• MCE Remote -- Certified with Windows Media Center.

Low Profile:

If yes, you can install the device in a small form factor PC case, such as an HTPC. If no, the device should be installed in a regular form factor case.

Hardware Encoding:

If the device supports hardware encoding, less of the CPU will be used when recording HD video.

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What are the differences between ATSC and Clear QAM?


There are a few different broadcast standards for HDTV in North America. Here are the differences.

ATSC: These broadcasts are OTA (over-the-air, also called 'terrestrial') HD digital TV. ATSC is the new TV standard for over-the-air TV broadcasts. If you live in the U.S., you are familiar with the TV commercials which were run by the FCC in June of 2009 alerting U.S. residents to the switch over to HD TV. which is the new digital TV standard for North America.

The highest definition format for ATSC is 1080i. But many ATSC broadcasters transmit lower resolution TV, as low as 480i. Prime time sports programs, such as the Superbowl and the Olympics, are broadcast in 720P since this format is better for fast moving sport events.

If you are using a roof top antenna or rabbit ears in the U.S., after June 2009 you  will get ATSC over-the-air HD TV broadcasts (as long as you are using an HDTV ready TV tuner.

Clear QAM: Clear QAM TV are free HDTV channels transmitted by cable companies. These are typically limited to local broadcasts only, (re-broadcasted ATSC channels.) Sometimes cable providers may pass some other channels in the clear as well, however you will not receive any premium or 'pay' channels with clear QAM. In general, the highest definition clear QAM channels are 1080i.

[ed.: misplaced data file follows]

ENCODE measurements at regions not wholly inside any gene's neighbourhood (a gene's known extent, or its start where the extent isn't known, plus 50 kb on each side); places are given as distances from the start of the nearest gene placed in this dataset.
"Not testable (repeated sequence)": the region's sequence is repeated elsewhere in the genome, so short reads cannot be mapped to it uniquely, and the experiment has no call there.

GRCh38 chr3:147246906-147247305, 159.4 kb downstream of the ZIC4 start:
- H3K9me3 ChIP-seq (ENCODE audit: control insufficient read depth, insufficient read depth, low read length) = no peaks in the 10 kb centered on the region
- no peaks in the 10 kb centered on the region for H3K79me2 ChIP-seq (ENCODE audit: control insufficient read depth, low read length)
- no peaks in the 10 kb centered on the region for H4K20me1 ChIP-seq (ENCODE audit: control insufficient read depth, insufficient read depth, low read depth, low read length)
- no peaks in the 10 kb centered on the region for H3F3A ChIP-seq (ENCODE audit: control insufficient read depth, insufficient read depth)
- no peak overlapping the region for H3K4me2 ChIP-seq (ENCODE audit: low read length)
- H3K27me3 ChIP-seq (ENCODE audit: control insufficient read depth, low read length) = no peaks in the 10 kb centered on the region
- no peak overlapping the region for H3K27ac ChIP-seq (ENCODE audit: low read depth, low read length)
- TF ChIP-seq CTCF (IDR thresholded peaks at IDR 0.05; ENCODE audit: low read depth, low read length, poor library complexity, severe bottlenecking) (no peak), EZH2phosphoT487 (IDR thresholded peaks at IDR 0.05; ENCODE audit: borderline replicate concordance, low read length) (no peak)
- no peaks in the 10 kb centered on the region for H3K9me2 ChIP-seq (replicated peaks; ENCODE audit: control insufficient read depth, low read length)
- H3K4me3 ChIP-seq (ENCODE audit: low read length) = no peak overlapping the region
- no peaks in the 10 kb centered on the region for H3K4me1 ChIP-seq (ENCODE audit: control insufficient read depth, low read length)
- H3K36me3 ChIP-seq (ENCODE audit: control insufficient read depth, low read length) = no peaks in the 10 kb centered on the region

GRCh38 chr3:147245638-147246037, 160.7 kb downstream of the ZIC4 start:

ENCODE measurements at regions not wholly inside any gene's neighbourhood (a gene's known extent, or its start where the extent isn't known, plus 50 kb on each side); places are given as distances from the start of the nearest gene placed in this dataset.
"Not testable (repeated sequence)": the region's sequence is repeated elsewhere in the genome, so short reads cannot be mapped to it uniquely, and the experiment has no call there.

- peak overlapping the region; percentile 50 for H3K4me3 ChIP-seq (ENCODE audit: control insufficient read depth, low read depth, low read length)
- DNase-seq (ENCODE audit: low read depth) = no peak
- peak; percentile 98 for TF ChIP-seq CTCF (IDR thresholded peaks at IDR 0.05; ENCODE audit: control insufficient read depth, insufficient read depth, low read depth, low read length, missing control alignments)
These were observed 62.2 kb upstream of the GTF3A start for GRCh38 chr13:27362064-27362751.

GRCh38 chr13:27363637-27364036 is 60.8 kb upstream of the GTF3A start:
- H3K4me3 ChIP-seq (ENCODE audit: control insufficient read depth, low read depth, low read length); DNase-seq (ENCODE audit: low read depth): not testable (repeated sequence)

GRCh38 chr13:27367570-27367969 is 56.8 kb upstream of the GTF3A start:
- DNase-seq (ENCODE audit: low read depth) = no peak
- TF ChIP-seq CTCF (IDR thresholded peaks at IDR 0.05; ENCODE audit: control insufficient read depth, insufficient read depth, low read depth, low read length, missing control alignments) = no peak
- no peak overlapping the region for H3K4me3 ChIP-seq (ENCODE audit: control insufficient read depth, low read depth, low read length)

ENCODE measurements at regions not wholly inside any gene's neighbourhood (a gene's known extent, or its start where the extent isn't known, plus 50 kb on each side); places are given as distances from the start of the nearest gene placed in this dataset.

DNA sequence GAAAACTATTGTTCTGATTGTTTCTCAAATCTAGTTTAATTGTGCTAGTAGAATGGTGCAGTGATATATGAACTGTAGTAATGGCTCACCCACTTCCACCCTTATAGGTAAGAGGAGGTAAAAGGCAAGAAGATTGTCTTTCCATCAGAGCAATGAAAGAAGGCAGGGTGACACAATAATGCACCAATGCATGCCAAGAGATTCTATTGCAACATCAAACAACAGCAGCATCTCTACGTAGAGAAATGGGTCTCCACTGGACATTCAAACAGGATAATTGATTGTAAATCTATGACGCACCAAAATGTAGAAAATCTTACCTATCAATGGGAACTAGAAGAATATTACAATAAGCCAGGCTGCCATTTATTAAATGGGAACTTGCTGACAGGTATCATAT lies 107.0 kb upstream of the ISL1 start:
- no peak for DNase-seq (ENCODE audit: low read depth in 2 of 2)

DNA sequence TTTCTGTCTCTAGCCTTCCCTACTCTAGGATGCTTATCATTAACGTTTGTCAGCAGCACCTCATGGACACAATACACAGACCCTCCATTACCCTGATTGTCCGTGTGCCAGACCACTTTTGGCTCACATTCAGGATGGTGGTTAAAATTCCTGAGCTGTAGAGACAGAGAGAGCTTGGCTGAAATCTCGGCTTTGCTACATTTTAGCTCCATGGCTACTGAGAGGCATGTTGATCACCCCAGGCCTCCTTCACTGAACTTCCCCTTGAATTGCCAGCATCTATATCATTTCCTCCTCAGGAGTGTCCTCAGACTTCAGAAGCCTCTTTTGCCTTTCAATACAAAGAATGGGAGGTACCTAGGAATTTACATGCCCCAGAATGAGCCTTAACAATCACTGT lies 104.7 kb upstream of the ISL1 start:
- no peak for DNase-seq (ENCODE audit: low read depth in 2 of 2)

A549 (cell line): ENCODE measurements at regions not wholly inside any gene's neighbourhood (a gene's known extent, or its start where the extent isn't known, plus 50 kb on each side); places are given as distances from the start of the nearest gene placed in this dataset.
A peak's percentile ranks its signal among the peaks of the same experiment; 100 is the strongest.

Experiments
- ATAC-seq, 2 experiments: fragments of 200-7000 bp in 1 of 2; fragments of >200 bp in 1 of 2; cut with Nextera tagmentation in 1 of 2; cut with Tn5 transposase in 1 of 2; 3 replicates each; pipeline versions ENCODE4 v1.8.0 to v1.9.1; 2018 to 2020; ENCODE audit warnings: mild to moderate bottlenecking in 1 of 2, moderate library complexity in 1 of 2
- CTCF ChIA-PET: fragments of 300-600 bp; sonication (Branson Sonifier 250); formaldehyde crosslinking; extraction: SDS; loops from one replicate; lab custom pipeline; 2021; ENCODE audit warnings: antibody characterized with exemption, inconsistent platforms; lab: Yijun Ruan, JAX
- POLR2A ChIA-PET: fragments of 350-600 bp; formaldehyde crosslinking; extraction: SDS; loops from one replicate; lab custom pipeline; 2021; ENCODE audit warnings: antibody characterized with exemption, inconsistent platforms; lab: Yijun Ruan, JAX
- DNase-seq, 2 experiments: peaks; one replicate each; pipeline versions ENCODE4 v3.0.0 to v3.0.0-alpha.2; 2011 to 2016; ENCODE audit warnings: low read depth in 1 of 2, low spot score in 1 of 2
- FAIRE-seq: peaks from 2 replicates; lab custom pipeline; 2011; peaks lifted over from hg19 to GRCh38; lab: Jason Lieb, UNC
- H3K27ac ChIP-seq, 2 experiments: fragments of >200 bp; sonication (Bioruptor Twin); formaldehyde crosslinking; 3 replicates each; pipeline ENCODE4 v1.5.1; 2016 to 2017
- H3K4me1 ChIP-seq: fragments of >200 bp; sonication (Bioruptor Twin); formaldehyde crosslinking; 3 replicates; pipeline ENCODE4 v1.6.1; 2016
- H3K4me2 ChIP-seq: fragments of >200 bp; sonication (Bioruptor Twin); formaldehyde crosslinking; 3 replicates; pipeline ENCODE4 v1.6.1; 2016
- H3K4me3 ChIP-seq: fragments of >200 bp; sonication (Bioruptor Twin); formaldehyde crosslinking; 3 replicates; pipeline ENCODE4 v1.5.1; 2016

Around the world, different regions have different TV broadcast standards.


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TV Tuner I/O Ports and Interfaces

VGA


This 15-pin VGA output port finds widespread usage and is responsible for connection to CRT monitors and LCD monitors that support analog input. Digital signals must go through RAMDAC conversion before being sent through the D-Sub port as it is capable of only analog input.

DVI


LCDs operate on digital signals, but some older graphics cards output only analog signals through the analog D-Sub port. This causes compatibility problems. To sidestep this problem, many LCDs are equipped with integrated ADC (Analog to Digital Converter).